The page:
If you place a panel or any other ordinary element inside a ScrollViewer, the ScrollViewer will measure its size in the normal way: the scrollable area essentially sizes to content (unless the available area is surplus to requirements, in which case the ScrollViewer gives the child all of the available space). It keeps track of the currently visible region, and moves the child content around as required. Most of the time, this is exactly the behavior you require. However, occasionally you might need to take a bit more control.
For example, if you have a large scrollable area containing lots of items, it might not be very efficient to create all of the items upfront. You might be able to improve performance significantly by creating items on demand only as they scroll into view. Such tricks require you to get more deeply involved in the scrolling process.
If you want to take control of how scrolling functions, you must write a user interface element that implements IScrollInfo. ScrollViewer looks for this interface on its child element. If the child implements the interface, the ScrollViewer will no longer pretend that the child has all the space it requires—instead, it will tell the child exactly how much space is available on-screen for the viewport, and will defer to the child for all scrolling operations. In this case, the ScrollViewer's role is reduced to showing scroll bars and notifying the child when the user attempts to scroll.
This is not a step to be taken lightly. IScrollInfo has 24 members, and requires you to do most of the work that ScrollViewer would otherwise have done for you.* Fortunately, for the very common scenario of scrolling through a list, we can use the built-in IScrollInfo implementation provided by VirtualizingStackPanel. The VirtualizingStackPanel implements IScrollInfo so that it can show scroll feedback for all of the data, even though it only generates UI elements to represent those items currently visible, "virtualizing" the view of the data. You don't need to take any special steps to enable virtualization—a data-bound ListBox automatically displays its items using a VirtualizingStackPanel. You would need to implement IScrollInfo only if you are not using data binding, or if you need something other than a simple linear stack of items.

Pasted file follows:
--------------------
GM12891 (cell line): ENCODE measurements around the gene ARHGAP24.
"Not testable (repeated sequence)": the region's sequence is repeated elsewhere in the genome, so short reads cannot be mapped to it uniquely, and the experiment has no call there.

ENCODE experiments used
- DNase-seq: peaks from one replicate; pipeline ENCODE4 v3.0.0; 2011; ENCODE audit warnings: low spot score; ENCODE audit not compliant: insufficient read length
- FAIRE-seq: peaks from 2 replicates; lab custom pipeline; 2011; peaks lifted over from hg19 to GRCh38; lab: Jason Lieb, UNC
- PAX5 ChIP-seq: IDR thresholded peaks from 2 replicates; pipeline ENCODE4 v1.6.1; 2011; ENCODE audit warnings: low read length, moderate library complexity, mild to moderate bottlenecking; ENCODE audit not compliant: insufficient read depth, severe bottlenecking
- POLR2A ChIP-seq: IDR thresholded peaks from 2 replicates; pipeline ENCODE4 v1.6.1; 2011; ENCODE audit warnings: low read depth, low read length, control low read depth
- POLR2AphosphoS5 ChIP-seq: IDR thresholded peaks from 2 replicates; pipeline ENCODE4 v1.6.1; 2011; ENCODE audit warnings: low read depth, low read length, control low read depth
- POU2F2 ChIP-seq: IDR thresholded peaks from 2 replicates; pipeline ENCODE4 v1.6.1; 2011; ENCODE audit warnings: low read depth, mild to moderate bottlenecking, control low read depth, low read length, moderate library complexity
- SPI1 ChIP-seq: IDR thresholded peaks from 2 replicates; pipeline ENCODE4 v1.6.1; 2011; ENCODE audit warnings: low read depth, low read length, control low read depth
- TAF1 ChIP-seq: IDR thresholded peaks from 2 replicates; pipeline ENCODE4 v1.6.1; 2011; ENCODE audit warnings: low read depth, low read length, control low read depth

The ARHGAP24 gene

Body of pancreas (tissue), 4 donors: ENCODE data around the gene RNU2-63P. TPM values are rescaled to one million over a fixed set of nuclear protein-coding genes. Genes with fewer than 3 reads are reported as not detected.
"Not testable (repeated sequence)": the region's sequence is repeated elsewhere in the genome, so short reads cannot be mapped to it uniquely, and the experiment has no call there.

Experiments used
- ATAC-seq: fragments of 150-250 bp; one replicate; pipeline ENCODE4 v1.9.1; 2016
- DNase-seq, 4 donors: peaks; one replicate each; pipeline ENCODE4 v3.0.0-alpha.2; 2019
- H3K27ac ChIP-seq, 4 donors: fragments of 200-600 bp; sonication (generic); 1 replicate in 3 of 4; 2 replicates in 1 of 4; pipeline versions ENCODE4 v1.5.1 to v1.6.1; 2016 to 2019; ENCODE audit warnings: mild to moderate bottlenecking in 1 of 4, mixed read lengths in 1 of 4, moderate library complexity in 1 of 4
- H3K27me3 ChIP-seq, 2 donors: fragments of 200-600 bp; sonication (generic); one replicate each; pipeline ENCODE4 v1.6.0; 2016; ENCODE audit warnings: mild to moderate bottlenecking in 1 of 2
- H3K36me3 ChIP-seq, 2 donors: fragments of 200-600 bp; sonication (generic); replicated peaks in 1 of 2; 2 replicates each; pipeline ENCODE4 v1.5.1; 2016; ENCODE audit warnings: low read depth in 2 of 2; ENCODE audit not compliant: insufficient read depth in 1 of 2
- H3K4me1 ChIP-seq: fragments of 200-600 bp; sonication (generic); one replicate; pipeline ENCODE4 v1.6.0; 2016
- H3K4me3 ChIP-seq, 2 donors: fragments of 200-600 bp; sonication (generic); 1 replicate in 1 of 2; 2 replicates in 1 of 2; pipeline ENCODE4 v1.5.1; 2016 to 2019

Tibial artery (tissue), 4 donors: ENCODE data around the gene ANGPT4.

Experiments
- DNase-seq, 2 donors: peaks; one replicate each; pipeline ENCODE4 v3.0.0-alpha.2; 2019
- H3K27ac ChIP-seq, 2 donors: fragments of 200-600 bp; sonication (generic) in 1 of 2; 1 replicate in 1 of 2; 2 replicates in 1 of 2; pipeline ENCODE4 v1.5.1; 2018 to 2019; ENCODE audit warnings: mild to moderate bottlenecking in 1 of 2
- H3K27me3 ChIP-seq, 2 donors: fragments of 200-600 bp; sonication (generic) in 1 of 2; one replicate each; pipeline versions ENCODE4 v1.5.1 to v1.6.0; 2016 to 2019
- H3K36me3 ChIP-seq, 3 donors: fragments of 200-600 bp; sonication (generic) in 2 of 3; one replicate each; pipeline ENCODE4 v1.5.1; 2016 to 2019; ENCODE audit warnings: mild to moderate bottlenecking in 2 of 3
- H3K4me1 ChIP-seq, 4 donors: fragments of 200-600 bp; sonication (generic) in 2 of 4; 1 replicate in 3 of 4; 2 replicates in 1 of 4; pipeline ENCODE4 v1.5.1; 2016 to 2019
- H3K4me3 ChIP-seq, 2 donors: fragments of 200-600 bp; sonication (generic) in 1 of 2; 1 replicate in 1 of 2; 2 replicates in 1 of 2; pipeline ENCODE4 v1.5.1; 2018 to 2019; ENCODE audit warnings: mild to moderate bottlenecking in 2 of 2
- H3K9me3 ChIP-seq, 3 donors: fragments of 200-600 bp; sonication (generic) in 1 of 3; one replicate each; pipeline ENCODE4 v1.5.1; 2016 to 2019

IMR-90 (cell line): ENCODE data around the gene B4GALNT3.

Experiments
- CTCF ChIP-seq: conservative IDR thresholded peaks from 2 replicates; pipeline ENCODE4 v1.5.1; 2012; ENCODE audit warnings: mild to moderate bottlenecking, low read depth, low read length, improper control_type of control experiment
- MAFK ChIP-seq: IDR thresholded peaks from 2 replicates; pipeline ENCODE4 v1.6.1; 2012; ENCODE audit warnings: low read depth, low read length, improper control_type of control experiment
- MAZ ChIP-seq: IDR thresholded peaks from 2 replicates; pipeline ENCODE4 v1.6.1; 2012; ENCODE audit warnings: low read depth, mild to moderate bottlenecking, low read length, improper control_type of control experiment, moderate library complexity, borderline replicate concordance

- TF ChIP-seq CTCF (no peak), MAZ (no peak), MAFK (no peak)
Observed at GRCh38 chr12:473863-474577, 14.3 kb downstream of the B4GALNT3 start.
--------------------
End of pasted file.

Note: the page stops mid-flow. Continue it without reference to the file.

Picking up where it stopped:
If you customize the appearance of an ItemsControl using the template techniques described in Chapters 8 and 9, you might end up disabling virtualization. To avoid this, you should ensure that if you change the Template or ItemsPanelTemplate property of an ItemsControl, your replacement template contains a VirtualizingStackPanel.
* For a full example of how to implement IScrollInfo, see a series of three articles on this subject, written by a Microsoft developer, at http://blogs.msdn.com/bencon/archive/2006/01.aspx (http://tinysells.com/64).
We have now looked at all of the built-in mechanisms for helping you manage your application's layout. But what if you have unusual requirements that are not met by the built-in panels? Sometimes it is necessary to customize the layout process by writing your own panel.
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